A study published on Saturday in the New England Journal of Medicine (NEJM) looks at the use of tirzepatide once weekly for the treatment of obesity.
Dr Adam Jacobs, Senior Director of Biostatistics at Premier Research, said:
“This seems to be a well conducted study and I see no obvious problems with their conclusions that tirzepatide is effective as a treatment for obesity over a period of 72 weeks.
“The biggest limitation is that 72 weeks is not a very long time in this context. Obesity is something that affects people for years or decades, and we don’t know if those who lost weight during trial will maintain that weight loss in the longer term.
“It’s also worth noting that although the treatment seemed relatively safe, it was not without side effects. For a small, but not negligible, number of patients (6-7% in the 2 higher dose groups), they were serious enough that patients stopped taking the drug because of them. Over 30% of patients in the 2 highest dose groups experienced at least some nausea, and over 20% experienced at least some diarrhoea, though the authors state that these were mostly transient.
“One final thought is that the paper notes that the trial was conducted almost entirely during the covid-19 pandemic. Running clinical trials in a pandemic is not easy, and the triallists deserve credit for getting the trial done to a high standard in such difficult circumstances.”
Prof Sir Stephen O’Rahilly, Professor of Clinical Biochemistry and Medicine, and Director of the Medical Research Council Metabolic Diseases Unit, University of Cambridge, said:
“The results of this trial are very impressive. Treatment of people with obesity with a weekly injection of tirzepatide produced weight loss similar to that seen with weight loss surgery. Side effects were mild to moderate and generally related to some nausea and vomiting. These adverse effects reduced in severity over the time of the trial. Blood test showed improvements in all the markers of metabolic and cardiovascular health.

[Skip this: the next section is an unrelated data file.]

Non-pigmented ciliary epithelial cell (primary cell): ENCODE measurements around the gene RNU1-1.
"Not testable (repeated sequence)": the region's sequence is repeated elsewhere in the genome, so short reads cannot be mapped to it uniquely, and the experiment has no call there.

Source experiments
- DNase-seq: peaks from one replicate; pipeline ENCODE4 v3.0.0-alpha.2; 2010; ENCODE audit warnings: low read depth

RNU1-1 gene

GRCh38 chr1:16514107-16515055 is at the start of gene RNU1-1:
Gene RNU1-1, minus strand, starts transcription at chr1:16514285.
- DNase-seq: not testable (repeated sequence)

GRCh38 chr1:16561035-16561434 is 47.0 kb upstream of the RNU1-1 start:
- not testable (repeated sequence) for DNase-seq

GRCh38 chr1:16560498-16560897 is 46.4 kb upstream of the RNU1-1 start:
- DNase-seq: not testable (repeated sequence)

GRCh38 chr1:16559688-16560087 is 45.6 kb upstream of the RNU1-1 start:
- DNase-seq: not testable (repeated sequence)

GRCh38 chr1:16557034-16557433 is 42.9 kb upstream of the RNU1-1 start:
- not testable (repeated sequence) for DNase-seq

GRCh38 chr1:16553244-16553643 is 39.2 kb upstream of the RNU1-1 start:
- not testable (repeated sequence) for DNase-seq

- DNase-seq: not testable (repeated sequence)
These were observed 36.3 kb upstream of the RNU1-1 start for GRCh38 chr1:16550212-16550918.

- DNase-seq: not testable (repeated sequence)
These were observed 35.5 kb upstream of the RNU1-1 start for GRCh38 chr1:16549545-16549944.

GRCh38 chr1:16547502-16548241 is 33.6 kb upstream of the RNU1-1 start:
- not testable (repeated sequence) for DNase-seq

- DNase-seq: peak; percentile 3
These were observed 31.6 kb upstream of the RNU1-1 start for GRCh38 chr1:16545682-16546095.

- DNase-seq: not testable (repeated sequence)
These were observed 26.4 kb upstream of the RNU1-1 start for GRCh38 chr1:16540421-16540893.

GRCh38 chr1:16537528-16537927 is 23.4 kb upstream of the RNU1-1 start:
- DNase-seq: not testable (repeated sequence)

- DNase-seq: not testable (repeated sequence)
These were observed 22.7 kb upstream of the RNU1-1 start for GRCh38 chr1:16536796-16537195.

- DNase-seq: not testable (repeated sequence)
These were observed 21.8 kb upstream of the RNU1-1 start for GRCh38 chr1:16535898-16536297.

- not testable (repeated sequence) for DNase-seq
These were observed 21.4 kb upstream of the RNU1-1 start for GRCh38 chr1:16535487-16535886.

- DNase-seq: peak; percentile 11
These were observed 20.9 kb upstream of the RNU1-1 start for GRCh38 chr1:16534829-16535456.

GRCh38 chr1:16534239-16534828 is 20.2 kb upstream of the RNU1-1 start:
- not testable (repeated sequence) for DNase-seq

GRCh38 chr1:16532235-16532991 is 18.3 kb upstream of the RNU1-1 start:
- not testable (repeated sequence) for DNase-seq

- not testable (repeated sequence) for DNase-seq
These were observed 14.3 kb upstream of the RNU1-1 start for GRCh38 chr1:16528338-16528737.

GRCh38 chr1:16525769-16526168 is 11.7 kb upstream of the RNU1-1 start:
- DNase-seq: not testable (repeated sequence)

“This study, and recent similar reports of a related agent semaglutide, provide secure evidence that people with obesity can be effectively and safely treated using a medication based on the modification of naturally occurring hormones.
“About 40 years ago we started to understand how hormonal signals coming from the body could respond to our nutritional state and act on the brain to influence appetite and satiety. This field has continued to make rapid progress. These new drugs are a striking example of how the development of safe and effective therapies for important diseases are often based on decades of meticulous, basic scientific research.”
‘Tirzepatide once weekly for the treatment of obesity’ by Ania M. Jastreboff et al. was published in the New England Journal of Medicine on Saturday 4 June 2022.
Prof Sir Stephen O’Rahilly is remunerated for advice to several pharmaceutical companies in the area of drug development for obesity and metabolic disease. These companies do not currently include the manufactures of either tirzepatide or semaglutide.
No others received.